The classification results are sensible: the Visual community classifies face vs. place extremely well; SMmouth doesn't classify anything; FrontoParietal classifies 0-back vs. 2-back. There's some variation in the details between the two replications (e.g., right-hemisphere None classifies better than left in Group 1, but about the same in Group 2), but the basic pattern of which communities do which classifications is the same in both.

For the surface and volume comparisons, my main impression of the results is of similarity: the accuracies produced from the surfaces and volumes tend to be very close for each community and classification (in the graphs, the dashed and solid lines of each color follow each other). It looks like the difference between the surface and volume versions is less than the difference between whether the analysis was run on Group 1 or 2 (the replications), making me conclude that the surface and volume versions classified  about the same - basically equivalent results either way.

Should this be surprising? Perhaps not: I used the same communities in each analysis, so it's reassuring that they reported basically the same information in the surface and volume versions. The volumetric Gordon community masks closely follow the grey matter (as do the surface reconstructions, of course), so we'd hope they capture the same brain areas. The results would presumably vary more if "lumpier" volumetric ROIs were projected onto the surface.

The number of voxels (volume) in each community is larger than the number of vertices (surface), particularly for larger communities, as shown here (grey line is x=y). This has implications for classification accuracy when using linear SVMs (like I did here), since they can be more likely to detect information when there are more weakly-informative features: more voxels could give an advantage to the volume-based analyses, if they were (even weakly) informative.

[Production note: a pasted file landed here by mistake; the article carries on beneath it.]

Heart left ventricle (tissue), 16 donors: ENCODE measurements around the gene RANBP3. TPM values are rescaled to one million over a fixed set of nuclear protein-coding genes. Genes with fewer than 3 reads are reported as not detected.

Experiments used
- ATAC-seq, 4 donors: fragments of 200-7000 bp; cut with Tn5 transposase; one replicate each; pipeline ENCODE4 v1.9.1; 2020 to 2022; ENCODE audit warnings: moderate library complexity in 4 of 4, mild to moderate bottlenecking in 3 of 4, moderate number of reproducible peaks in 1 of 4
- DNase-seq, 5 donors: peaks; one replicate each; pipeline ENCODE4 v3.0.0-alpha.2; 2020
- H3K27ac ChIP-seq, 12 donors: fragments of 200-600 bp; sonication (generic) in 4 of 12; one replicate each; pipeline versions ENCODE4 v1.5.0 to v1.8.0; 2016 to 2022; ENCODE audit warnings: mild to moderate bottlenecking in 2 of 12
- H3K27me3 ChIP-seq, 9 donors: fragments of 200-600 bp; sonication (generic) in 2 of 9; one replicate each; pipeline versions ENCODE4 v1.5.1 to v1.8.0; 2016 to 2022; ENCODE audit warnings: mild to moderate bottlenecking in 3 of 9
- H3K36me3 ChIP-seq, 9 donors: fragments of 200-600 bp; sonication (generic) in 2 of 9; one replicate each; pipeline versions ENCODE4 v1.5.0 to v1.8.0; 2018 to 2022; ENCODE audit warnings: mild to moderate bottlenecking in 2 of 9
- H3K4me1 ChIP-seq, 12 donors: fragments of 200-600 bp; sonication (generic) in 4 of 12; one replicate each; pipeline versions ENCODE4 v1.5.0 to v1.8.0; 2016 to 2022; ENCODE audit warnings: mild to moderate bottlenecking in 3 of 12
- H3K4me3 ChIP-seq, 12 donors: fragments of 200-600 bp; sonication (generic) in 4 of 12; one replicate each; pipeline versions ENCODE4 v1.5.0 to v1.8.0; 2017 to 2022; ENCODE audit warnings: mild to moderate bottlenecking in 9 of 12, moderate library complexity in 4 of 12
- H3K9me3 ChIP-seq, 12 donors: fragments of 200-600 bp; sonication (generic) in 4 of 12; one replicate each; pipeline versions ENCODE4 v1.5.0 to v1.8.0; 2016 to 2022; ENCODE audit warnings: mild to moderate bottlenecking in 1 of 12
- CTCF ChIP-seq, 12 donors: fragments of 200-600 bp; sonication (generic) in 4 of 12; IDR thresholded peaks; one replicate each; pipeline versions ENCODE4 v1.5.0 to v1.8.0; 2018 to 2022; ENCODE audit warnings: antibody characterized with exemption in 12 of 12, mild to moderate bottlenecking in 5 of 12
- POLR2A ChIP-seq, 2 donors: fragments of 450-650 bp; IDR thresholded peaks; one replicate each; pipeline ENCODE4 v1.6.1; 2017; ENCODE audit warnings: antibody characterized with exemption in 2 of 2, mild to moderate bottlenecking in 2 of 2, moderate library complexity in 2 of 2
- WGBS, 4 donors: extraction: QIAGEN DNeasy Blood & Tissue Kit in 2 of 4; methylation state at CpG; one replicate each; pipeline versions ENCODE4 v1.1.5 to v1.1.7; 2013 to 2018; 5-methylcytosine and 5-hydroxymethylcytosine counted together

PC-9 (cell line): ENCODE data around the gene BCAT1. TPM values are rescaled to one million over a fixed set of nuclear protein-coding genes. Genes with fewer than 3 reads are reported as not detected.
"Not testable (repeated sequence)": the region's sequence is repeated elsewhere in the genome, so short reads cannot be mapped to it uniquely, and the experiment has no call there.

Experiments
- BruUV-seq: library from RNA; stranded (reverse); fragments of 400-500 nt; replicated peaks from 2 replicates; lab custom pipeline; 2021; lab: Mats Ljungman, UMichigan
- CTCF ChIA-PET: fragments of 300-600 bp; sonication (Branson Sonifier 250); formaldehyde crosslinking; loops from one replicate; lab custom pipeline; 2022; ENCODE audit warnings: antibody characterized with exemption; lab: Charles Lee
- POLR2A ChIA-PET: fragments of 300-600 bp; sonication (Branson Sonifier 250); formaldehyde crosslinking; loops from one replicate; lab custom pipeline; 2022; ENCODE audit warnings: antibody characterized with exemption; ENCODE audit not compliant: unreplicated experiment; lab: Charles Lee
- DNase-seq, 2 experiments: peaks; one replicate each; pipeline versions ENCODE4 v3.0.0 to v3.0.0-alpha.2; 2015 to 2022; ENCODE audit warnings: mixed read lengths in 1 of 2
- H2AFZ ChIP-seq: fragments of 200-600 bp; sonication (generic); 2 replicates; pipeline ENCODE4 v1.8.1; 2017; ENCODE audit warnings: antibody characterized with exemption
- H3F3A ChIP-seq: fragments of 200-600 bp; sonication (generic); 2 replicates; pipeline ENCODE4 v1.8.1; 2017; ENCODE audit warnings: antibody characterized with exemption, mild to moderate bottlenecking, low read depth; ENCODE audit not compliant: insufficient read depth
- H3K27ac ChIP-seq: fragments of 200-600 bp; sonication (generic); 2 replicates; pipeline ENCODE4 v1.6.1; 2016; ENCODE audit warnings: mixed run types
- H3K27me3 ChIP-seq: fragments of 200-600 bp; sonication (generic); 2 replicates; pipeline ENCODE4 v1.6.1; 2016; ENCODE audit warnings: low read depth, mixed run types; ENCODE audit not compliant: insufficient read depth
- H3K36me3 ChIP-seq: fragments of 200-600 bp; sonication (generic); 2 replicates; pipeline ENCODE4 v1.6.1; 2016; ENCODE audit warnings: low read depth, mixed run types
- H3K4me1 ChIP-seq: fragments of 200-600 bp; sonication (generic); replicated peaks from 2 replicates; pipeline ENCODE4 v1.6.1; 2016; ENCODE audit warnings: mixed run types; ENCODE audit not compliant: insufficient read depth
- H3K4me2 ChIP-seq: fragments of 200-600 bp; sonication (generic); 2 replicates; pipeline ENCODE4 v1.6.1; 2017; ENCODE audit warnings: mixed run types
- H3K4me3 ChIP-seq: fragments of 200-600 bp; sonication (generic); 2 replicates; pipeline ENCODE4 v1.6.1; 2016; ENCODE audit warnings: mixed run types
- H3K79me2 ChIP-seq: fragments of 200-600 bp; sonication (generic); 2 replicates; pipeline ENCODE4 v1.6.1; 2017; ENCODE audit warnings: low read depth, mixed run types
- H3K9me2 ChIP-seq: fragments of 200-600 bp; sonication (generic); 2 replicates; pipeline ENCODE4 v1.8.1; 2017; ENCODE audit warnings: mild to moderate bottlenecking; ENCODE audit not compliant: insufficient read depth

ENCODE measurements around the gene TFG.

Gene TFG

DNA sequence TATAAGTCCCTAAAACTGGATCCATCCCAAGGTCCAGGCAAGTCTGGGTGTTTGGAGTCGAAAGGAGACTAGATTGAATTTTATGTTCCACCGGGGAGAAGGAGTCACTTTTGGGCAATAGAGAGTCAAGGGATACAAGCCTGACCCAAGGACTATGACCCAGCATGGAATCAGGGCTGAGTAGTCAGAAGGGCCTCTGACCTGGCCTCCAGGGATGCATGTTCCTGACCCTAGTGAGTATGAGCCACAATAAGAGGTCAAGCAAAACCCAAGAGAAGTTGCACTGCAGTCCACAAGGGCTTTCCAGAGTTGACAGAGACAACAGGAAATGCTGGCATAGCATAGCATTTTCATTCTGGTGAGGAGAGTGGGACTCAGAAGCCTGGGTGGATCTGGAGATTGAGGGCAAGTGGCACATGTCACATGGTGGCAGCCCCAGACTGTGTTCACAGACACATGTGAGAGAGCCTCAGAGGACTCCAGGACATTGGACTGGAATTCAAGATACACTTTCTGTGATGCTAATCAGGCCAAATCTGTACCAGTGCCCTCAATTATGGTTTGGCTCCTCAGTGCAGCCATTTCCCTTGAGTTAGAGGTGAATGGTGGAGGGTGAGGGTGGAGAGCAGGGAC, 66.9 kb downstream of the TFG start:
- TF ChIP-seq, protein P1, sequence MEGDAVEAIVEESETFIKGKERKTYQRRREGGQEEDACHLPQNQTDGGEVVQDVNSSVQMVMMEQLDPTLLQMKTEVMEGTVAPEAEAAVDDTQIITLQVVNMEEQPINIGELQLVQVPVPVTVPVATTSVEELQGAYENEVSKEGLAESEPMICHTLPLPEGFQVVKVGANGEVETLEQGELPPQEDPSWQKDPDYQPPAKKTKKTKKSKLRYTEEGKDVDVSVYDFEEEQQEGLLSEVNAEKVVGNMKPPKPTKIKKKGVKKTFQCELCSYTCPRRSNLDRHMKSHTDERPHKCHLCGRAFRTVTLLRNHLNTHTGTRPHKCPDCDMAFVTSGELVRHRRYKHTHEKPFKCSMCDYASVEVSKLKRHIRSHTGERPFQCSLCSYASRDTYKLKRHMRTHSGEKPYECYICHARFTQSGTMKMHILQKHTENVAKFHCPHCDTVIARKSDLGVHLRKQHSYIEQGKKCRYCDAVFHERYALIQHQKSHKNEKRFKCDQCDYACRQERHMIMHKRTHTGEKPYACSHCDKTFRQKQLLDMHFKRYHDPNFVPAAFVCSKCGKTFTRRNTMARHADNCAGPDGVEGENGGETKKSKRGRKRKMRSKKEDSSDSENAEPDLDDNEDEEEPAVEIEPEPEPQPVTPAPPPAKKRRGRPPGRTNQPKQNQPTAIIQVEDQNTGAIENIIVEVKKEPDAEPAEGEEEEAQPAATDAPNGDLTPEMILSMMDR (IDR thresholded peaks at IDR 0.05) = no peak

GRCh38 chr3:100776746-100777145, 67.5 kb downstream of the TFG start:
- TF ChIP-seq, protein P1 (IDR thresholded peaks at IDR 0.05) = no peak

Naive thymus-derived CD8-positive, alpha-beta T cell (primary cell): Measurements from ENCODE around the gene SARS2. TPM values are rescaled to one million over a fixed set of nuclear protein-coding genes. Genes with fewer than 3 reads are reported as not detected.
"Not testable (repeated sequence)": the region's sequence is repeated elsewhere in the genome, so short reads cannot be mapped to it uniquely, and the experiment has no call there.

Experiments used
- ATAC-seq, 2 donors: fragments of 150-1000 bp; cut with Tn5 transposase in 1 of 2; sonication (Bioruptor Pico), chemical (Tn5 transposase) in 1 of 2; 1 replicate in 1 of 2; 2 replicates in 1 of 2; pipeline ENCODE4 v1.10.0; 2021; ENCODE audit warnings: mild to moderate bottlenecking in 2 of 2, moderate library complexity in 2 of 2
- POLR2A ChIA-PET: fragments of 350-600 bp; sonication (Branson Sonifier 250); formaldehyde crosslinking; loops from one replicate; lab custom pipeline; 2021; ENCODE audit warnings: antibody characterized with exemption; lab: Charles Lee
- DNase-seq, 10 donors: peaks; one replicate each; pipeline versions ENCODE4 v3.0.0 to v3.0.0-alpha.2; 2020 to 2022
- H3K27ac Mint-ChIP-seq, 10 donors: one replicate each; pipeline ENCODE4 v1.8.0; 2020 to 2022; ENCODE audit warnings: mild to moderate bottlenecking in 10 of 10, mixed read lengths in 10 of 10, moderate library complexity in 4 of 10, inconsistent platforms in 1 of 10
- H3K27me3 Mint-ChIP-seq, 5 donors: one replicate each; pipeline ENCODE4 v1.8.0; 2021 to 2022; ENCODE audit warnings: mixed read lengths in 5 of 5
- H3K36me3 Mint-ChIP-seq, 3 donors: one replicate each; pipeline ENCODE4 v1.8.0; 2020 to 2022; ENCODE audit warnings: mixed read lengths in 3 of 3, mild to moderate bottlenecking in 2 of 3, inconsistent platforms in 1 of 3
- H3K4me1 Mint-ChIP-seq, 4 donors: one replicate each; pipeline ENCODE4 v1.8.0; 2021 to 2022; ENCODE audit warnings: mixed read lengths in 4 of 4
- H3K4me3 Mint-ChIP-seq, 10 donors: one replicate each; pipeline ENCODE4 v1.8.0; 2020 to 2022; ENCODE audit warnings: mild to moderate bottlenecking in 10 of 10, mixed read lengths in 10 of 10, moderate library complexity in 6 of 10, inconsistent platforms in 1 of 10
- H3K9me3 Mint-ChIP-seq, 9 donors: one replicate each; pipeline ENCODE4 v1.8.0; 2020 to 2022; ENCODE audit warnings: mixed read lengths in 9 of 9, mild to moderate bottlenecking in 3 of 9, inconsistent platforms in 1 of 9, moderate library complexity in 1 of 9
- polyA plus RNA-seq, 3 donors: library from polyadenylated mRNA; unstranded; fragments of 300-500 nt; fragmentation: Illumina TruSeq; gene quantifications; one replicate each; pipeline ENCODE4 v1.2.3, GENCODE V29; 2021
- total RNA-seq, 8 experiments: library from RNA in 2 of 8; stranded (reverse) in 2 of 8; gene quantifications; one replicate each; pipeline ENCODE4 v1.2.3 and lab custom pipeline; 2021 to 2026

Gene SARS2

We might guess that the surface version would do better than the volume, if the volume included uninformative voxels that weren't assigned a surface vertex, but that doesn't seem to have happened here (perhaps because of the tight grey matter alignment in the volume masks), at least not enough to reduce the accuracy. We might also guess that the surface version would be worse than the volume, for example if preprocessing caused some activity to appear to be in adjacent non-grey-matter areas (which then wouldn't be included in the surface version). {The volumetric BOLD signal is blurred in space during preprocessing (e.g., motion correction and spatial normalization), since preprocessing is usually (including for the HCP) done volumetrically, before the conversion to surfaces.} But in this case, the surface and volume versions came out about the same.

So, can we answer the question I posed at the beginning of this post? How should we do a "standard" ROI-based MVPA: on the surface or in the volume? One set of comparisons can't answer the question definitively, of course, and the HCP data is unusual in many respects (e.g. multiband acquisition, small voxels, specialized preprocessing pipelines). There wasn't an advantage to doing the analyses on the surface here, or much of a disadvantage, since the HCP provides surface versions of the copes. But I'd be hesitant to recommend doing MVPA with fairly large ROIs (like the Gordon communities) on the surface in a new study, particularly if you had to generate the surface files yourself: that's a lot of extra work (making the surface versions) for what might be very little benefit.